Camila Bernal is there.

Camila, what is the latest here?

CAMILA BERNAL, CNN CORRESPONDENT: Well, the latest is that we are seeing some progress, Bianna. As you mentioned, that 26 percent containment, that is an improvement. We're seeing that number increasing.

But we're also seeing the acreage burned increasing. You mentioned 18,000; we have gone from 14,000 to 15,000, now 18,000. The priority is protecting homes. I want to show you one of those homes here.

It's difficult to tell you exactly what's here, because I can't make out what's left of this property. Officials say it's actually really hard to get to people in this area, because it is surrounded by a forest.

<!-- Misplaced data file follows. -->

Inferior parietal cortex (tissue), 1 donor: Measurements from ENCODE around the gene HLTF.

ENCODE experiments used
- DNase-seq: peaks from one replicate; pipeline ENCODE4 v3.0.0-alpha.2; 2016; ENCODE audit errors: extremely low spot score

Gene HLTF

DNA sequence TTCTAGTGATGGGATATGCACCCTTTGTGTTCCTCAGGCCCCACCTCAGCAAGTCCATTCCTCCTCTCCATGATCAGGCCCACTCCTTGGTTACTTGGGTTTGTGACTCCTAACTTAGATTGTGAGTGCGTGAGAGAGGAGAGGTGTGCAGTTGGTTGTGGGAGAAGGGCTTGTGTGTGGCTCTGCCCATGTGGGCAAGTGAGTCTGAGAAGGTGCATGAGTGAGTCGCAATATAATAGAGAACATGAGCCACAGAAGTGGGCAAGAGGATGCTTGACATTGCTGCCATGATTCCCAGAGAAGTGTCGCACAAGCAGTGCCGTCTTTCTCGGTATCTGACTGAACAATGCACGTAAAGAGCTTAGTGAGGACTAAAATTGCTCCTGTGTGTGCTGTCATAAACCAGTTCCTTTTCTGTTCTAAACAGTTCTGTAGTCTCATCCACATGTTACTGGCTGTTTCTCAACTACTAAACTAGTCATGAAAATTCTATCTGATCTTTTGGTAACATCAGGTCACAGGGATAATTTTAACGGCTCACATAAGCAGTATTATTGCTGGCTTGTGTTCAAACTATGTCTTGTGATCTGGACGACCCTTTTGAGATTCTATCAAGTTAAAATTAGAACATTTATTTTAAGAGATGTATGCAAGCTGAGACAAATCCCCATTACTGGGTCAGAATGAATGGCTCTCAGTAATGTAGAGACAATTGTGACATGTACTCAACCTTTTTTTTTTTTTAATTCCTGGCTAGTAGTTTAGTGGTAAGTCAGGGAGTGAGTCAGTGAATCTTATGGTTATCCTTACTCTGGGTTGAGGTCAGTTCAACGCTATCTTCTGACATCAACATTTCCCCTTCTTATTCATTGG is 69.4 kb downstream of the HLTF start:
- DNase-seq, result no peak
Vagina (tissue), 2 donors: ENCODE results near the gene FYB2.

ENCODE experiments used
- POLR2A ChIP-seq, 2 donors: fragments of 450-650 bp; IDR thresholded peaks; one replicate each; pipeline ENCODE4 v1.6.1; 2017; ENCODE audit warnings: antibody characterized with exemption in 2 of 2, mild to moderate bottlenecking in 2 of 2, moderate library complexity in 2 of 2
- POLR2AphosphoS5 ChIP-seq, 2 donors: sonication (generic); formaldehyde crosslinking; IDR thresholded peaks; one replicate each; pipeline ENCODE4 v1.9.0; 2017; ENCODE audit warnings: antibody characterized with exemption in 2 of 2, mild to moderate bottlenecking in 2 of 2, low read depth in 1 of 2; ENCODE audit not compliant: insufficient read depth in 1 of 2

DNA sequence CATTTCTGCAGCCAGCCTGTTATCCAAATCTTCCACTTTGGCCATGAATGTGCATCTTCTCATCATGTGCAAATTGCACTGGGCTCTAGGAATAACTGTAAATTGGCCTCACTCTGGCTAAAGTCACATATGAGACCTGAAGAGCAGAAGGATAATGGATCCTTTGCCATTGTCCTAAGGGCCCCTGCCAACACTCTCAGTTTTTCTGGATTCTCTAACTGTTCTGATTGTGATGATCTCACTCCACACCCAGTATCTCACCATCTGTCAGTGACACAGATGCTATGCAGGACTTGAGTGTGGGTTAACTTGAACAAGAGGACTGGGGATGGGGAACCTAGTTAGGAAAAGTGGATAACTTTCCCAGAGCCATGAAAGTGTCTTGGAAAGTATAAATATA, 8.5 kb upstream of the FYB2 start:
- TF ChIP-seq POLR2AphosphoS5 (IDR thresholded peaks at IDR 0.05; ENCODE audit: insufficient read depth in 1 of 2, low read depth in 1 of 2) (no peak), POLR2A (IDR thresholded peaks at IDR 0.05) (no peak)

And so what they say is that, when they're trying to come here and get people out, they see the forest, it is dry and it is overgrown. And it is a result of the drought here in California, this ongoing drought, which is also a result of the climate change.

So you can see how close these trees are to the cars, really there surrounding this property. So what's left is the work of firefighters -- and these wildfires that require so much resources to be put out, we're talking almost 30,000 people at this wildfire right now, working on the flames.

They say that they dumped about 300,000 gallons of water yesterday. So the efforts on the air and on the ground are really helping in terms of that containment number. The lower temperatures and the higher humidity is also helping.

But there is a lot of work to be done. Thankfully, there are a lot of resources here.